The events of 2020 made telling this story more complicated nonetheless. Coronavirus troubles aside, the police killing of George Floyd and a summer marked by national soul-searching had prompted hard questions about characters like Chiklis’s on “The Shield,” who don’t play by the rules. However different Ben is from Vic, some viewers, given the gravity of Ben’s transgressions, will likely not grant him a path to redemption — a path that many of his prisoners and casualties over the decades weren’t allowed.
Chiklis has taken such concerns to heart. They spurred him to change his previous policy of keeping silent about the way some viewers openly admired the corrupt Vic Mackey. (“It’s heartbreaking,” he said in a recent follow-up conversation, “because that seems to me that you’ve really missed what we were doing.”) But Ben, he noted, actually tries to play by the rules. He feels remorse. To Chiklis, that makes all the difference.
“This guy is a good man who has made horrible mistakes, horrible split-second decisions — who wants desperately to redeem himself, to do the right thing,” he said. “Hopefully, through that journey, he’ll find some redemption, but it’s not really about him. It’s about this broader, greater situation than him.”
Still this story, like the borderlands that inspired it, was always complicated. Back in La Misión, one of three towns filmed to create the fictional Porto Libre, life seemed paradisiacal. The morning smelled of sage. The sun cast long, cool shadows as it broke above a purple ridge to the east. Schoolgirls in colorful backpacks and farmers in dusty pickups hurried through the set between takes. Crew members fed treats to the local dogs.
To a beguiled outsider, many of the region’s complexities were hidden. Only from a talk with producers did I learn, for example, that much of the filming in Baja had required permission from the local cartel. Some forms of authenticity were less desirable than others. (“One of our biggest line items is security and just making sure that the people we’re working with are safe,” Graziano said. “We have not had any problems.”)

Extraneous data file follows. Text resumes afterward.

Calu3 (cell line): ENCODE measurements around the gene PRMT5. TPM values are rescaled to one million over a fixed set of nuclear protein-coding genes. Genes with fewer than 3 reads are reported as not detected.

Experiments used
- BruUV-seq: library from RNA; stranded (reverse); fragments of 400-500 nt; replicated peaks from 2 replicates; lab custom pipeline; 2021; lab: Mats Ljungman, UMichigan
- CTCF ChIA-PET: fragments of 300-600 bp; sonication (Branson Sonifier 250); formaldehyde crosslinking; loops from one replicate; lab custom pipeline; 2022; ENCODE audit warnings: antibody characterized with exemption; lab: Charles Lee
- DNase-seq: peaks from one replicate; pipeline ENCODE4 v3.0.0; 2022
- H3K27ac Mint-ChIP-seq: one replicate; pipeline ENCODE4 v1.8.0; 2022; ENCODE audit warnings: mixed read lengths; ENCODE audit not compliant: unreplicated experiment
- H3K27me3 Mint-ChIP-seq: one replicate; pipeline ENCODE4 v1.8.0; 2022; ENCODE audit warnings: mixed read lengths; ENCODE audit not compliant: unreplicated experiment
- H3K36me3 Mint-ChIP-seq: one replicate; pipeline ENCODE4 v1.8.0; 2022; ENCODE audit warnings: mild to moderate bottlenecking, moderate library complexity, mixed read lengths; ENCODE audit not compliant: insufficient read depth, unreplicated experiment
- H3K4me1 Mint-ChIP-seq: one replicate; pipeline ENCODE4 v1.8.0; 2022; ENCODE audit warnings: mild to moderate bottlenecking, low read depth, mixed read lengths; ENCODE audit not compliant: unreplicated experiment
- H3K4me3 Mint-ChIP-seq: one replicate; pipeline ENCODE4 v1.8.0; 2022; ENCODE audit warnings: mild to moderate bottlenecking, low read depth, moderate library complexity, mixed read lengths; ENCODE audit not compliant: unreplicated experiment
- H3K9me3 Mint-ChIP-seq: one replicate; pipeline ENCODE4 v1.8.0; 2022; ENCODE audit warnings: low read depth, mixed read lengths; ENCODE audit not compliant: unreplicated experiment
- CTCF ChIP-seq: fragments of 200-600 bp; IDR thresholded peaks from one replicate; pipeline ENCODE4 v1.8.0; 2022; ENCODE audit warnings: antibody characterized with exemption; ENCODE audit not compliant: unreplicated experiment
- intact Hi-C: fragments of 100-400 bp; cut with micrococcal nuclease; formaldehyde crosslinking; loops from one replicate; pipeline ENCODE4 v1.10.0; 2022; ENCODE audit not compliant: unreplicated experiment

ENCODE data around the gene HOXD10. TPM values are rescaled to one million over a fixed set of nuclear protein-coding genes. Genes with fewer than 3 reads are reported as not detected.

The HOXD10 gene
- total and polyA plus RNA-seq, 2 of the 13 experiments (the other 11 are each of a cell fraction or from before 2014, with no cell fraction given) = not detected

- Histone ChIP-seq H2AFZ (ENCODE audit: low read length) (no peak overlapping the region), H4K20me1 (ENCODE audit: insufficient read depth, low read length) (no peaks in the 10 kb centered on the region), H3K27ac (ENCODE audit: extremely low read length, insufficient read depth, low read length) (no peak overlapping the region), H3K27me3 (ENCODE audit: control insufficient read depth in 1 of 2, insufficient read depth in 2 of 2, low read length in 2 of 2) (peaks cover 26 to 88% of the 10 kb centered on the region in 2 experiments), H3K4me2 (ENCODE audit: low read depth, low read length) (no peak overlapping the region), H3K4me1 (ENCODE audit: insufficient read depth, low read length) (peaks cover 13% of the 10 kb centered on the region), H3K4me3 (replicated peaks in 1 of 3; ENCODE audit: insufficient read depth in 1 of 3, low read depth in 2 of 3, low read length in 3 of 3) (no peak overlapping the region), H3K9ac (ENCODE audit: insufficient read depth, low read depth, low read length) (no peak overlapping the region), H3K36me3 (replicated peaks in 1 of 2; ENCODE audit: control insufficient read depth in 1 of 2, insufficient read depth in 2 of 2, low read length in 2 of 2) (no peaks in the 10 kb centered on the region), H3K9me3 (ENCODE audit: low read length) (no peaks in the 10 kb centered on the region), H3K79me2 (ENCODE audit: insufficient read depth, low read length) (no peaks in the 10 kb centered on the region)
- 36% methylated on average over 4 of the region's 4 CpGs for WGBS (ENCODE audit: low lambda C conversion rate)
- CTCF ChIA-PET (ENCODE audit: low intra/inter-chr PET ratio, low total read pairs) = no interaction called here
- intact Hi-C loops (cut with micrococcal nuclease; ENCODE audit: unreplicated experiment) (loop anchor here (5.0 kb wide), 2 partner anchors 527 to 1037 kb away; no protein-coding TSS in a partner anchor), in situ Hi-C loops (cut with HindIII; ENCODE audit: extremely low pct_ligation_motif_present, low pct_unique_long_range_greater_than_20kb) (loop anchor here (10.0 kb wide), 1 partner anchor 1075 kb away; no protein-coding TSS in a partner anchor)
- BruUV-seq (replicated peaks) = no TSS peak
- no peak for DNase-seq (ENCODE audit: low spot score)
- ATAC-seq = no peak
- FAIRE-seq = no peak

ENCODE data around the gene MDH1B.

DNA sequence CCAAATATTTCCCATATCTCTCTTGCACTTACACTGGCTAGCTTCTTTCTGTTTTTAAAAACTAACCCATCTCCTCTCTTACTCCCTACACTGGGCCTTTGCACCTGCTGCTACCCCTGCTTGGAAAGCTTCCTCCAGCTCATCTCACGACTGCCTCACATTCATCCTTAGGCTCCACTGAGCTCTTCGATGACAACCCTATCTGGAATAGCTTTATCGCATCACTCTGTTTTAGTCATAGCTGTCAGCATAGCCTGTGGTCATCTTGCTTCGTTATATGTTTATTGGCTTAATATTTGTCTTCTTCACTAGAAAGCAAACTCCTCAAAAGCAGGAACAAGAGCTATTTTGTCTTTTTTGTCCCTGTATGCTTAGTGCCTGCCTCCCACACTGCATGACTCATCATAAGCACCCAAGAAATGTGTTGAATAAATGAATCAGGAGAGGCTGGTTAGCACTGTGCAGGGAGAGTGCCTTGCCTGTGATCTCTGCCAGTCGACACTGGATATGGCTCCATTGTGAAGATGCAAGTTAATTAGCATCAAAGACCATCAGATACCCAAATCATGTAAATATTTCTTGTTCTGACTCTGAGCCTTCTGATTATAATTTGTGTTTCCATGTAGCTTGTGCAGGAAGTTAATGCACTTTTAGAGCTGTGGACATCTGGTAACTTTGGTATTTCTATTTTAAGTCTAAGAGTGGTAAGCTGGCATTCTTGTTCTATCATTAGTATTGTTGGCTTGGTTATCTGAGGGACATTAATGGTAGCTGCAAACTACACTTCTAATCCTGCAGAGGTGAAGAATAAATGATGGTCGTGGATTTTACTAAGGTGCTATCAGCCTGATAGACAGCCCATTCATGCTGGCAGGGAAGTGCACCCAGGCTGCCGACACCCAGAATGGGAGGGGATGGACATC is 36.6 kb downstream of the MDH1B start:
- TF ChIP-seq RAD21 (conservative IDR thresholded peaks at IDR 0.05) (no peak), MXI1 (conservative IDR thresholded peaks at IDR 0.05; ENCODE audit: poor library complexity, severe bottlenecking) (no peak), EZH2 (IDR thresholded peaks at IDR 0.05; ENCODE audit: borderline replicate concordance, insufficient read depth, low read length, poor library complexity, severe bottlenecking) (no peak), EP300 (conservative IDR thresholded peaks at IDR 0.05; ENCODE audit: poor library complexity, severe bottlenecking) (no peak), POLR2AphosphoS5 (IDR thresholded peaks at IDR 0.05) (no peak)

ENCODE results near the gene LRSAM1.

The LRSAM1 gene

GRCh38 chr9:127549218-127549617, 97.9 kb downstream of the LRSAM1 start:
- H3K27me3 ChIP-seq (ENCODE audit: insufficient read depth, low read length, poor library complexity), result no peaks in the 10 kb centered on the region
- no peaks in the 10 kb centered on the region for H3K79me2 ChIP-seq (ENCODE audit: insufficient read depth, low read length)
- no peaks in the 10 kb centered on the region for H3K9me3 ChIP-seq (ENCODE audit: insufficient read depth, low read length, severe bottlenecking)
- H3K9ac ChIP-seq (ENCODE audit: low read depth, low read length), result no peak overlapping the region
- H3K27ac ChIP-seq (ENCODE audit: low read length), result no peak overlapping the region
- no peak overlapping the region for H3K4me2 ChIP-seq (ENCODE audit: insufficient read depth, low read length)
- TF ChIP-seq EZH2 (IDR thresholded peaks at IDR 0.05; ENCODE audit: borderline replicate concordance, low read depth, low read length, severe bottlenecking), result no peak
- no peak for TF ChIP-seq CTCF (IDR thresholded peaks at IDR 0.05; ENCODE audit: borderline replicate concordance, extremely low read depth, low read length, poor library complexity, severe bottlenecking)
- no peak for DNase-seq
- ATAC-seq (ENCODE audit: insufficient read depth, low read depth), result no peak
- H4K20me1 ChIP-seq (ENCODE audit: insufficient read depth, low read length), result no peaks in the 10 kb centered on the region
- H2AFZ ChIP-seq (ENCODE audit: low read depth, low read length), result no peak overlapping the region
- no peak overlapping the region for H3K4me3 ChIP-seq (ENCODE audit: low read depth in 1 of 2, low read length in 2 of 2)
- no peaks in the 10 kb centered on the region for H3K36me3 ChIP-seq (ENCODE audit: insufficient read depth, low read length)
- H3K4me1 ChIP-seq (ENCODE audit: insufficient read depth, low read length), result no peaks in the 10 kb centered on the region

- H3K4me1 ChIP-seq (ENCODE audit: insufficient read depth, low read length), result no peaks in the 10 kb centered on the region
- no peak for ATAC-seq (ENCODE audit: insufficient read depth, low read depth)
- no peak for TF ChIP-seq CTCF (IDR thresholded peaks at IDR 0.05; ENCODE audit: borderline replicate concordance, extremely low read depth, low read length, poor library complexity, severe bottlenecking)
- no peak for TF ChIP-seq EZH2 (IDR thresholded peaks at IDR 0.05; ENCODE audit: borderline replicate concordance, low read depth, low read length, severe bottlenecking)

Of course, complex or not, “Coyote” has to be entertaining, and to that end it incorporates elements of the western, the mob movie and the police procedural. It helped to have Chiklis, who is preceded by his tough-guy persona: Even if he wasn’t already known for skull-cracking roles, his physical presence would demand it.
In person, Chiklis certainly exudes strength, but he is warm, humanistic, passionate, cursing himself when he drops a line, high-fiving the crew when they nail a difficult take. The night we met in Mexico, it was a particularly emotional time. He had just flown in from attending his father’s funeral in Lowell, Mass., that same day.
It was late, he was exhausted, and he briefly waxed philosophical then went to bed. The next morning, he was up at 4 a.m. and on set before sunrise.
He talked at lunch that next day about the challenges of his new character, and how he hadn’t been this excited in years. The conversation drifted back to his father, whose wisdom spoke directly to our discussion about borders, identity and the insidiousness of fear.
“He would say, ‘We’re born, we live and we die — you have to accept that,’” Chiklis said. If you could accept it and not be ruled by fear, he went on, then you wouldn’t overreact when faced with someone who thinks differently.
“You’ll actually be curious, and you’ll actually listen,” he said, still channeling his father. “And then you’ll grow.”